College Recruiting 101

Everything Matters!



As a former college coach, a father and uncle to two college coaches, and from a family that has produced nine scholarship athletes, I can assure you, everything matters.  The four most important areas each athlete must pass, to be recruited by a golf coach are: to be visible to the coach, to meet the university’s academic standards, a proven match play level of golf, and to blend well with the teams culture in personality and character.

College baseball coach Pat Dolan said, “You are not a recruit until a coach knows about you.”  As simple as that sounds, each student/athlete has to be able to honestly ask themselves the question, “Do coaches know who I am?”  This is why at BGGA we supply our golfers with check lists for each grade, a college recruiting notebook, seminars that are held on various topics (resumes, cover letters, etc.) and weekly personal meetings with the seniors and post grads, although private meetings are available for everyone.  These sessions provide realistic evaluations and supply our golfers with direction to what schools they should apply based on the quantifiable scores of their academics and golf rankings.

The coach will first consider does the student meet the academic requirements of the university and will he/she be accepted.  The acceptance standards will differ from school to school and there is little flexibility to these policies.  To be accepted, the school will look at eh Core GPA (16 NCAA classes: 4 English classes, 4 Math classes, 4 Science classes, and 4 social science classes.  Elective classes will not be factored into the student NCAA Core GPA.  The TOEFL exam is a required test for any international student who comes from a non-English first language speaking country.  Each student is also required to take either the SAT or ACT.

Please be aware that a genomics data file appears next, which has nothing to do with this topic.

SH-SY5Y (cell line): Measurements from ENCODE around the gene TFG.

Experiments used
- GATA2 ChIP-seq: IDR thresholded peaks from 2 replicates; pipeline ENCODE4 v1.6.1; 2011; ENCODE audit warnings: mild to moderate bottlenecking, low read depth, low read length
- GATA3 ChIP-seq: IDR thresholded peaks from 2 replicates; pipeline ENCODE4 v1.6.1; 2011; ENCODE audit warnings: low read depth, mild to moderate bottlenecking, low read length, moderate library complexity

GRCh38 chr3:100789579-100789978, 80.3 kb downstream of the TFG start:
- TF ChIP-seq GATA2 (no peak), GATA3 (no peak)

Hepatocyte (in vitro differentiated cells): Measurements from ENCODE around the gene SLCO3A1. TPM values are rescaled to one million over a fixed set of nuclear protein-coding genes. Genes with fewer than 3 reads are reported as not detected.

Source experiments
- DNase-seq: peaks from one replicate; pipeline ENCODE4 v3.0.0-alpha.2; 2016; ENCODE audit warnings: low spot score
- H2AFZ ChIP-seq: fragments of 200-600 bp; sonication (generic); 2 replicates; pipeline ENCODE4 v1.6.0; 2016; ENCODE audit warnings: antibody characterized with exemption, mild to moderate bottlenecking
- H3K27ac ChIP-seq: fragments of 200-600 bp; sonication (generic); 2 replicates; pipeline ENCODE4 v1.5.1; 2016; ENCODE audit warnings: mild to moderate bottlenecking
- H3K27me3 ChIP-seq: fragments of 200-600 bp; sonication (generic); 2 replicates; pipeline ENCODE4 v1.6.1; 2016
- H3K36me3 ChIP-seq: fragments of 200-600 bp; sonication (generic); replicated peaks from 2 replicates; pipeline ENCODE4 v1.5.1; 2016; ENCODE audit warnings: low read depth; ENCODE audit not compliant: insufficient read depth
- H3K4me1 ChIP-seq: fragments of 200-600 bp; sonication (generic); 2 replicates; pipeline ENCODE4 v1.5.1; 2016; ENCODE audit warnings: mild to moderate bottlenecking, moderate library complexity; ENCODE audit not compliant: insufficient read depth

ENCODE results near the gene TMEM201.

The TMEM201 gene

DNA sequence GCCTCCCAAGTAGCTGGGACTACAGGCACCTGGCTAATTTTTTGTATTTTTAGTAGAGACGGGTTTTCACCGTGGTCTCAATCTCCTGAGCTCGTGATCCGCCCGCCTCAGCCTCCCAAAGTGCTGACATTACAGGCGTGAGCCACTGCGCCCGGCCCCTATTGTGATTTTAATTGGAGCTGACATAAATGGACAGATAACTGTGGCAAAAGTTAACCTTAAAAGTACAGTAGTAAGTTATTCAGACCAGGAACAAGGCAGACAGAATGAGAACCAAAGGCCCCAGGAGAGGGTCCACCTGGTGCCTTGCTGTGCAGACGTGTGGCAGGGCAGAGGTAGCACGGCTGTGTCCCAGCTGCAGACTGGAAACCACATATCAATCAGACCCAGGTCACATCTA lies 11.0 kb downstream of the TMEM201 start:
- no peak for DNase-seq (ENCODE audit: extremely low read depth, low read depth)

After the coach sees that the student can meet the academic requirements of their university he will focus on the golf ability of the player.  The coach will be interested in the golfers rank on the Junior Golf Scoreboard, the past year’s tournament results and in watching a swing video.  The coach will be looking to add to his line-up by recruiting players that can move into the mid to upper levels of his current teams.

There are many subjective elements that are considered by coaches such as personality and character.  Players must be able to fit in with the culture the coach has created by his values and expectations.  The golfer must also be able to connect with the existing players so to unify and become a team.

The college recruiting process is many things:  fun, tedious, exciting, exhausting, optimistic and realistic and so much more.  This is a process and a journey.  It takes time and perseverance.  And remember:  Everything Matters!


Tom Simpson

Director of Student Development and College Placement

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